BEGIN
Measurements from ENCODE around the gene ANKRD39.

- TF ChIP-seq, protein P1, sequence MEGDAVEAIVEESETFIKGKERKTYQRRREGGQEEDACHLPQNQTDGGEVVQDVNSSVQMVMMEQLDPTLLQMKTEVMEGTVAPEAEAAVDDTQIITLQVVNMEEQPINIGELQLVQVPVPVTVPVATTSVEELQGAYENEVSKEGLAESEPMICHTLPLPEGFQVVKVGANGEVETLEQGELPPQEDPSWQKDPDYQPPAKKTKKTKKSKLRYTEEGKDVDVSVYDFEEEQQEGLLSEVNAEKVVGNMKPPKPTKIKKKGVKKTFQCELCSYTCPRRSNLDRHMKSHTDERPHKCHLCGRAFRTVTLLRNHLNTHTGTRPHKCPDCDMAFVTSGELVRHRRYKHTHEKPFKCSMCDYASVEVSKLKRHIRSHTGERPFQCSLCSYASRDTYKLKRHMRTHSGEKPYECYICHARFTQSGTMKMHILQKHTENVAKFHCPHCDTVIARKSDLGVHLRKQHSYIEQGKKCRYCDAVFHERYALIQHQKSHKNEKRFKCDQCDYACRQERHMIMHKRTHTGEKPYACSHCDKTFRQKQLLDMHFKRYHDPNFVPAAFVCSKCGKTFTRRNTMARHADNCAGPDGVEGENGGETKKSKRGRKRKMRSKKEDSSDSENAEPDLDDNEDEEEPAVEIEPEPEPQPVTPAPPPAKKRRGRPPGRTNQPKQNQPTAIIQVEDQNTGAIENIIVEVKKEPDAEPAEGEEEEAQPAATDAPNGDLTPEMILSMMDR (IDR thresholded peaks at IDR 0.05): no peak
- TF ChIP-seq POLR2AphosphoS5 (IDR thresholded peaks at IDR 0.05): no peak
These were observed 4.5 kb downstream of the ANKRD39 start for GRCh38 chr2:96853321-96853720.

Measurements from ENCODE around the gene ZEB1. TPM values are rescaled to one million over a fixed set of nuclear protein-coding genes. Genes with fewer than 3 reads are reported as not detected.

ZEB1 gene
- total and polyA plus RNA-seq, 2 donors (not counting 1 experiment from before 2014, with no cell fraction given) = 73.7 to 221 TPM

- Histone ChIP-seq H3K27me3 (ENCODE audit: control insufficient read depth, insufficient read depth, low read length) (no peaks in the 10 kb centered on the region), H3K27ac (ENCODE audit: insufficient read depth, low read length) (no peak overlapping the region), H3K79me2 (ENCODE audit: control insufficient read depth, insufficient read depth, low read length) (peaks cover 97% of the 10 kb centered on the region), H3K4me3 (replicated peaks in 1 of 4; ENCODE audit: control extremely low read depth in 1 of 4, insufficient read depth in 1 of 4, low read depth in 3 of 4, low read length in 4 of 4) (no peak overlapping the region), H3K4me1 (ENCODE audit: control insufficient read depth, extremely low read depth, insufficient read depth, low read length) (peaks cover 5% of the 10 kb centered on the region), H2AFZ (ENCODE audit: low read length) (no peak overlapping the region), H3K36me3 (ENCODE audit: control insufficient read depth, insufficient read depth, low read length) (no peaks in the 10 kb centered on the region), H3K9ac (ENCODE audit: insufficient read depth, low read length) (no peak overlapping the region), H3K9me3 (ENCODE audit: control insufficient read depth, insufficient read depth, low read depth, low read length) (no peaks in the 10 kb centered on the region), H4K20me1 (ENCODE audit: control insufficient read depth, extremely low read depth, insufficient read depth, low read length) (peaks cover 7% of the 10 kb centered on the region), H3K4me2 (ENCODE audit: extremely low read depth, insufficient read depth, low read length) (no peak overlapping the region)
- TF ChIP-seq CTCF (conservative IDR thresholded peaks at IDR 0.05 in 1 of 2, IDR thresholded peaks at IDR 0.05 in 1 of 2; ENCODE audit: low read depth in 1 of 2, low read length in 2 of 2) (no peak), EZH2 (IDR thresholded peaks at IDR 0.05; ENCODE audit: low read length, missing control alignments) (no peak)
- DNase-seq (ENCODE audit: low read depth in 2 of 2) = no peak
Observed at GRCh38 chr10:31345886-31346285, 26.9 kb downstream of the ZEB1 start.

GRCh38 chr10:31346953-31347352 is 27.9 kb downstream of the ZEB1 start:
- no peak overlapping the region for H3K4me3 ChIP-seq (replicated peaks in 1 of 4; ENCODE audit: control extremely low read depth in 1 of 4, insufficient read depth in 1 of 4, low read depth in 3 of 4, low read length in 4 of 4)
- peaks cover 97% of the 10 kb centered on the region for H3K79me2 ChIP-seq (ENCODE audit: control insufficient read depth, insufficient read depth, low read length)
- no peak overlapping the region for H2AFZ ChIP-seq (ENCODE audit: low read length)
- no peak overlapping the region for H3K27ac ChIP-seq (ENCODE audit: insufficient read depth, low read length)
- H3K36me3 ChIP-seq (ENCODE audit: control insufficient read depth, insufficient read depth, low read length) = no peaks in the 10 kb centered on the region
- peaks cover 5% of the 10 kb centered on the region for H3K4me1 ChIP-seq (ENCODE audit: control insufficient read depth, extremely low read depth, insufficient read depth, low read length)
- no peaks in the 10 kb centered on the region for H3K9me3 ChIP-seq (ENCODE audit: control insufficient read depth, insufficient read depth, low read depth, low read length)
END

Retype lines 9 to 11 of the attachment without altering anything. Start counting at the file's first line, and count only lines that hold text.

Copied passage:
- TF ChIP-seq CTCF (conservative IDR thresholded peaks at IDR 0.05 in 1 of 2, IDR thresholded peaks at IDR 0.05 in 1 of 2; ENCODE audit: low read depth in 1 of 2, low read length in 2 of 2) (no peak), EZH2 (IDR thresholded peaks at IDR 0.05; ENCODE audit: low read length, missing control alignments) (no peak)
- DNase-seq (ENCODE audit: low read depth in 2 of 2) = no peak
Observed at GRCh38 chr10:31345886-31346285, 26.9 kb downstream of the ZEB1 start.